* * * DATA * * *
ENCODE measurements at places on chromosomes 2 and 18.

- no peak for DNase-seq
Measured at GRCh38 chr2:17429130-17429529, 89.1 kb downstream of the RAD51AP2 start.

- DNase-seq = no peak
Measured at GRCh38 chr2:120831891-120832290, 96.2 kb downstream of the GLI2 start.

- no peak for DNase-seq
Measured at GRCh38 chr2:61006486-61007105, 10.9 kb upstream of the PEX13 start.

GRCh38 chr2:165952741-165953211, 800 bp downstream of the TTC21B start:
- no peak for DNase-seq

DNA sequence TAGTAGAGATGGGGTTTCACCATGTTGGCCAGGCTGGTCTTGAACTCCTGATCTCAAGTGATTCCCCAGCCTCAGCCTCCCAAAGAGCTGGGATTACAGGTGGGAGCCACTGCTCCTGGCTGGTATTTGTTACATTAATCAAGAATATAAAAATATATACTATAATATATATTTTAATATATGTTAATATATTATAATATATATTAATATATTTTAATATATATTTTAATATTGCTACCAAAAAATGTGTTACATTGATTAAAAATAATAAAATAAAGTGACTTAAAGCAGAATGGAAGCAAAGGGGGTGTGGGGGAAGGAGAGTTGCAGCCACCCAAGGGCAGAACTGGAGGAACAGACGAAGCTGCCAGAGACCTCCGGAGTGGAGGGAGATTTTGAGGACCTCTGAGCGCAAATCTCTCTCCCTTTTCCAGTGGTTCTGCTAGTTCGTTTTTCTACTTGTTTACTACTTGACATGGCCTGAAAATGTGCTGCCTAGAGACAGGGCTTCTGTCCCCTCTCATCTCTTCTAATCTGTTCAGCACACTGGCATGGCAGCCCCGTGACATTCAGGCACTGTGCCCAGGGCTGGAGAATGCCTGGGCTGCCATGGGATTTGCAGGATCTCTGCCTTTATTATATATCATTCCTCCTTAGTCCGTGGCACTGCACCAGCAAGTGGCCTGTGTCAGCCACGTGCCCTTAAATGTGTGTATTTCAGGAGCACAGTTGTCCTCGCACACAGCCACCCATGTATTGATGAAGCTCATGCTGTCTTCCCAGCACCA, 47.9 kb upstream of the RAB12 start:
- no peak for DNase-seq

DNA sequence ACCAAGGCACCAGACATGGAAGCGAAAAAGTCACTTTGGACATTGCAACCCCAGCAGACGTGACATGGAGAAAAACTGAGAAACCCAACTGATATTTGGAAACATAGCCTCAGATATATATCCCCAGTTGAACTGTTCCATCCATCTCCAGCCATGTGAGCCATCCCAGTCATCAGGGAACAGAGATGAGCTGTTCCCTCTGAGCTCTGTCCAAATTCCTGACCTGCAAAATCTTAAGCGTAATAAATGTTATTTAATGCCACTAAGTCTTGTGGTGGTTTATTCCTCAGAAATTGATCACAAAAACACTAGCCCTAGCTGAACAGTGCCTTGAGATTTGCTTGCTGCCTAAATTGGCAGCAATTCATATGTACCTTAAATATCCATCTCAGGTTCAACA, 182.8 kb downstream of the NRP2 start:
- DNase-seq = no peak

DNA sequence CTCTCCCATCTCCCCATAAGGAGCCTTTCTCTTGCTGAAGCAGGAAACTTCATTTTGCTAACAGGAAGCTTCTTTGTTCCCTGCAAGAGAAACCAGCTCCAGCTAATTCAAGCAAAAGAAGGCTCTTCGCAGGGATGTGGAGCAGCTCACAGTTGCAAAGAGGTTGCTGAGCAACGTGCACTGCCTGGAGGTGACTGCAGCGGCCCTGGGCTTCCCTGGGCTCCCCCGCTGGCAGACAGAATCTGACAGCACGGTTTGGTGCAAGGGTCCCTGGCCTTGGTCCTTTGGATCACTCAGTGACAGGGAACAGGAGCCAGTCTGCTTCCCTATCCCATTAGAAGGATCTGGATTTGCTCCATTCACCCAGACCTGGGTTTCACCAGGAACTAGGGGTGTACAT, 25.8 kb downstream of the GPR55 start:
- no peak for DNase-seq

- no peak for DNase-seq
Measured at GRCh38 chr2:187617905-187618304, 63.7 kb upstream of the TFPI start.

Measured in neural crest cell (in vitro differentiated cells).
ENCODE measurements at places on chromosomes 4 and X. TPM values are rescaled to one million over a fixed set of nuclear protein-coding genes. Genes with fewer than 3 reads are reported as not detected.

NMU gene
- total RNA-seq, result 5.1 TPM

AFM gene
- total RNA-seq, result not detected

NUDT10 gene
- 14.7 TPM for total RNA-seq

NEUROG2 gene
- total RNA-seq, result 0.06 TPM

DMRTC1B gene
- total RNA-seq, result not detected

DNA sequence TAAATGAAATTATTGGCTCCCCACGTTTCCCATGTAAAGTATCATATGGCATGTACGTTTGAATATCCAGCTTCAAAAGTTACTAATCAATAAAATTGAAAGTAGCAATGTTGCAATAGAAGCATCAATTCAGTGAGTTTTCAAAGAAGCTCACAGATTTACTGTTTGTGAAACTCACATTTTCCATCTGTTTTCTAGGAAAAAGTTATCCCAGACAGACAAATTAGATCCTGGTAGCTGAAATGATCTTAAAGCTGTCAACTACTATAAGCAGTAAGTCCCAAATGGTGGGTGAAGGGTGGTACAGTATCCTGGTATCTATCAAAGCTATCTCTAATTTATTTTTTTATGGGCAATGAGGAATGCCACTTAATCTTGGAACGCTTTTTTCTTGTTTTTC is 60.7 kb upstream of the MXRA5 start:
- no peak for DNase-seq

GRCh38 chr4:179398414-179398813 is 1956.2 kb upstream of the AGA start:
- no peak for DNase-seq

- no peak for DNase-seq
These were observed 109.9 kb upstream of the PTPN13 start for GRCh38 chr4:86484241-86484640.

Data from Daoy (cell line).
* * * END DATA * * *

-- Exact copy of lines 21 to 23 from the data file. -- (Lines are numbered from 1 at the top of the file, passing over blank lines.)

- total RNA-seq, result 5.1 TPM

AFM gene
- total RNA-seq, result not detected